All these works need a rapid and reliable bioassay of seed germination allowing a high-throughput screening of molecules, root exudates or plant extracts. Until now, germination rate is usually evaluated in Petri-dish by counting germinated seeds under a binocular microscope. This method is time-consuming, tedious due to the minute size of seeds (about 200 μm in diameter, Figure 1), and inappropriate if hundred of samples have to be analyzed. A miniaturization assay in 96-well plates is available for the screening of numerous Arabidopsis seedling accessions towards P. ramosa and P. aegyptiaca seed germination, and uses 10–50 seeds in water per well in which seedlings are transferred [19]. This method remains tedious notably due to the germination rate determination by binocular microscopy. We propose in this paper to substitute this step by a spectrophotometric determination of germination rate. Indeed to make easier and faster measurements for high-throughput studies, we developed a standardized 96-wells plate germination test coupled with spectrophotometric reading of methylthiazolyldiphenyl-tetrazolium bromide (MTT) reduction [20]. The analog staining method using the tetrazolium salt 2,3,5 triphenyl tetrazolium chloride (TTC) demonstrated early changes in metabolic activity in O. crenata and P. ramosa seeds during germination [21, 22]. Indeed TTC staining of seeds stimulated with GR24 for 5 min displayed an increase in metabolic activity 30 h after the stimulation. The radicle was observed after 40 h in seeds and germination was achieved 3 days after treatment (root protrusion) [21]. The tetrazolium salt systems are a mean of measuring the activity of living cells thanks to mitochondrial dehydrogenase activities [20]. The proposed MTT method is simple and accurate, and yields reproducible results. We demonstrate here that the MTT method can be adapted for high-throughput germination bioassays, then giving an efficient tool for detailed investigations on seed germination, as presented for example in this paper as a proof of concept with data on the effects of ABA level on P. ramosa seed germination.
Figure 1

Reduction of MTT by conditioned and germinated seeds of P. ramosa. Control, conditioned seeds incubated without GR24 (A, C) and assays 7 days after stimulation with GR24 (3 nmol L-1) (B, D). Photographs were taken before (A, B) and after (C, D) incubation with MMT for 6 hours. Bars 100 μm.

Results

The Mossman test use MTT as a marker of metabolic activities. When dissolved in a medium, oxidized MTT is yellowish in color. When applied to biological materials, the yellow MTT is reduced to purple formazan crystals by mitochondrial enzymatic activities. These crystals are insoluble in aqueous solutions, they are dissolved in acidified isopropanol and the resulting purple solution can be then measured spectrophotometrically. Following extrapolation, the results of this assay can be expressed in term of number of viable cells. Cytotoxicity of tested molecules or biological extracts can be then routinely assessed.

In the context of our study, when MTT was added 7 days post GR24-stimulation (dps), germinated broomrape seeds reduced MTT into formazan mainly at the apex of the radicle and in the seed body (Figure 1B, D). This activity was not observed in the non-germinated seeds (Figure 1A, C). Some of them displayed a red deposition in the seed body that did not correspond to the purple deposition of formazan salts (Figure 1C). First, the observed differential staining between germinated seeds and non-germinated seeds facilitated the observation of the germination process under a binocular microscope. Secondly, produced formazan crystals could be solubilized for absorbance reading. Therefore the Mossman’s test has been adapted and validated in order to develop high-throughput bioassays for germination of obligate parasitic plant seeds. This method could be divided in five steps summarized in Figure 2: 1) seed sterilization, seed distribution and conditioning in 96 well plates, 2) seed germination stimulation and incubation, 3) MTT reduction and visual control under a binocular microscope, 4) solubilization of formazan salts and absorbance reading and 5) extrapolation of absorbance values for determination of germination rate. First of all, some steps had to be optimized including the pH buffer for seed germination and the length of seed germination after GR24-addition, MTT incubation, and formazan salt solubilization, as detailed here below.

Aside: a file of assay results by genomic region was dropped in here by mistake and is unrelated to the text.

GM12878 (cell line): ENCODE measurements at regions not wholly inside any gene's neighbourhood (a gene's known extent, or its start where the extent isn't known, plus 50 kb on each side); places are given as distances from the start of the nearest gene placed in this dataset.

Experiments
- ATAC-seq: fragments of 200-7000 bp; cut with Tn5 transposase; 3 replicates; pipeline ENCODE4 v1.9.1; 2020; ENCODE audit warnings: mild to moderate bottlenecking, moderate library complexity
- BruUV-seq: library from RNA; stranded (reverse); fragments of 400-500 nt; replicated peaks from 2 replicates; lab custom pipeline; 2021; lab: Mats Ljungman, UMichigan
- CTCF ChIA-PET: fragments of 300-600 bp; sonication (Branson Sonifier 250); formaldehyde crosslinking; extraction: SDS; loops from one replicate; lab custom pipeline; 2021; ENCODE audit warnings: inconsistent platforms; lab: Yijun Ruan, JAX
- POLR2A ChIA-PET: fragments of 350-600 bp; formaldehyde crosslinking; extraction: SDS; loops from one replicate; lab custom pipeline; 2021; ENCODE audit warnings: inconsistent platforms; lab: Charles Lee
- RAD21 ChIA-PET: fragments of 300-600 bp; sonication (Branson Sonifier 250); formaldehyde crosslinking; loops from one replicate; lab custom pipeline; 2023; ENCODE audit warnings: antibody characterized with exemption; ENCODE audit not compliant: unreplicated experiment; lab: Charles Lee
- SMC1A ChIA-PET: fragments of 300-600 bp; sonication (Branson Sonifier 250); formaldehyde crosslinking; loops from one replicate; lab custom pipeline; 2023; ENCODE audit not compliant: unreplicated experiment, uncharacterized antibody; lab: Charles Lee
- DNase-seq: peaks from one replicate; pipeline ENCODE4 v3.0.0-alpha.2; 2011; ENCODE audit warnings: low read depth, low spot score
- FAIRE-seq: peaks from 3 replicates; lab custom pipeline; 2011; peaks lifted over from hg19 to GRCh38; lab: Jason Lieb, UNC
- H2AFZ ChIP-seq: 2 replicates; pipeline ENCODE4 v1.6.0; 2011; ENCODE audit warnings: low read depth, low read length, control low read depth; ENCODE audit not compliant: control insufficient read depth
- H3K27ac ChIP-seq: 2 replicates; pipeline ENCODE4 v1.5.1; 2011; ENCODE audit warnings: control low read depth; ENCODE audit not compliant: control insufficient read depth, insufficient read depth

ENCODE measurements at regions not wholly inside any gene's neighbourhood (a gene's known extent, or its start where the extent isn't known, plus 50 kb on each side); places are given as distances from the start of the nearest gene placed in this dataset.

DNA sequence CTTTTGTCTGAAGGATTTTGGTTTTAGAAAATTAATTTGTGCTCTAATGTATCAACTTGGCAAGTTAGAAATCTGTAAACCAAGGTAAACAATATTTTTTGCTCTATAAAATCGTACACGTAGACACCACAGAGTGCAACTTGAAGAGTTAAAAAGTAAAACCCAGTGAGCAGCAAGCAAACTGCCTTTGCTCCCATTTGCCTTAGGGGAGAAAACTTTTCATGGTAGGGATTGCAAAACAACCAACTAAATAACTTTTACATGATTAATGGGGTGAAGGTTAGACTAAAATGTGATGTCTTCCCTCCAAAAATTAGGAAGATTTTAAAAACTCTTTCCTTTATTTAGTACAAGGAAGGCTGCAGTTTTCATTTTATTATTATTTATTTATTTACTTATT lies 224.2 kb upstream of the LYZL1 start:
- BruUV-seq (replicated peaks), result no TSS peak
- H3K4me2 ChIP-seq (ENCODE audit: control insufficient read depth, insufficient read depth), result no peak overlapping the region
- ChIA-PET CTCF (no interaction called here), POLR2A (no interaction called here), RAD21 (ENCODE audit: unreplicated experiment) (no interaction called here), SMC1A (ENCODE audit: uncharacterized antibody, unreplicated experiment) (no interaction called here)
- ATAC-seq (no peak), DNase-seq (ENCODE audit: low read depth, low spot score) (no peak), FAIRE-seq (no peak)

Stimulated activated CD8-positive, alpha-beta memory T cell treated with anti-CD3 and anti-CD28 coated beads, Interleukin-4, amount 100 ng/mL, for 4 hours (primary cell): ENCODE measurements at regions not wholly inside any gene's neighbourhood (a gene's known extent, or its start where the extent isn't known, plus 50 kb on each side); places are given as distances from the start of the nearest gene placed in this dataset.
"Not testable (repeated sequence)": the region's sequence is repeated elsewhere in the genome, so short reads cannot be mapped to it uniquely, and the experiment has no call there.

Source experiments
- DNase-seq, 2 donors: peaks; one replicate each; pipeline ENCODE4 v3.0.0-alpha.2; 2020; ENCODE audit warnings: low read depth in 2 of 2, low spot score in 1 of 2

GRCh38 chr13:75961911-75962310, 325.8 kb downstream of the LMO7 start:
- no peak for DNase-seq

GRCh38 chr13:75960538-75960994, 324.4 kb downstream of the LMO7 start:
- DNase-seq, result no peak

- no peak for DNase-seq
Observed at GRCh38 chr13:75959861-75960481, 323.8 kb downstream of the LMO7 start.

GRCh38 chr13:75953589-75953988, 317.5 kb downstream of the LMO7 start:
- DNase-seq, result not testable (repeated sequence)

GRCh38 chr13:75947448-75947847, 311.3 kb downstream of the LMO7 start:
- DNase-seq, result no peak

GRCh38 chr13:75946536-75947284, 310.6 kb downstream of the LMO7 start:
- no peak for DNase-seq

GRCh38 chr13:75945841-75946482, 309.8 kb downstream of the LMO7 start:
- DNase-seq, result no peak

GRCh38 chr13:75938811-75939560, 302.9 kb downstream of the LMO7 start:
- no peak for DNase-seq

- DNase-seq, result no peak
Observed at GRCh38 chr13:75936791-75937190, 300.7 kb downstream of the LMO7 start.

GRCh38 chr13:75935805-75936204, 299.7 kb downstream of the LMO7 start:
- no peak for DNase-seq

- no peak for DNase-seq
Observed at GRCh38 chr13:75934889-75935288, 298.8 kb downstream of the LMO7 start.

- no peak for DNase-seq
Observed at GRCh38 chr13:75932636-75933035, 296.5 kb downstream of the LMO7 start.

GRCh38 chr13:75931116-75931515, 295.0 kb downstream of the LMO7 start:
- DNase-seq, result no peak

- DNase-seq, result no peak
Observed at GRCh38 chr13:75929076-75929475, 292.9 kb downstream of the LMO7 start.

Figure 2

Experimental design for the proposed high-throughput seed germination assay for root parasitic plants.

Optimum pH for seed germination

Phosphate buffer in the germination medium were tested at pH 5, 6, 7 and 8. MTT was added 7-dps. When assessed under binocular microscope, the germination percentage was not affected by pH and reached 95 ± 5% (Figure 3). Similarly, following formazan crystal solubilization, absorbance was not significantly different (SNK, p < 0.05). However, when radicle was observed, a strong reduction in length was observed for acid pH values (Figure 3). A pH of 7.5 which did not impact germination and radicle development was chosen for MTT assay.
Figure 3

pH impact on seed germination and radicle growth in Phelipanche ramosa. Conditionned seeds were stimulated with GR24 (3 nmol L-1) then incubated 7 days in Na, K phosphate medium (1 mmol L-1) at pH 5 (a), 6 (b), 7 (c) and 8 (d). A- photographs were taken after MTT incubation for 6 hours. Scale bars 200 μm. B- pH impact on MTT reduction by absorbance measurement at 530 nm minus at absorbance at 630 nm (± confidence intervals α = 0.05, n = 3), radicle length (± confidence intervals α = 0.05, n = 400), germination percentage were 95% ±4%.

Kinetics of germination and MTT staining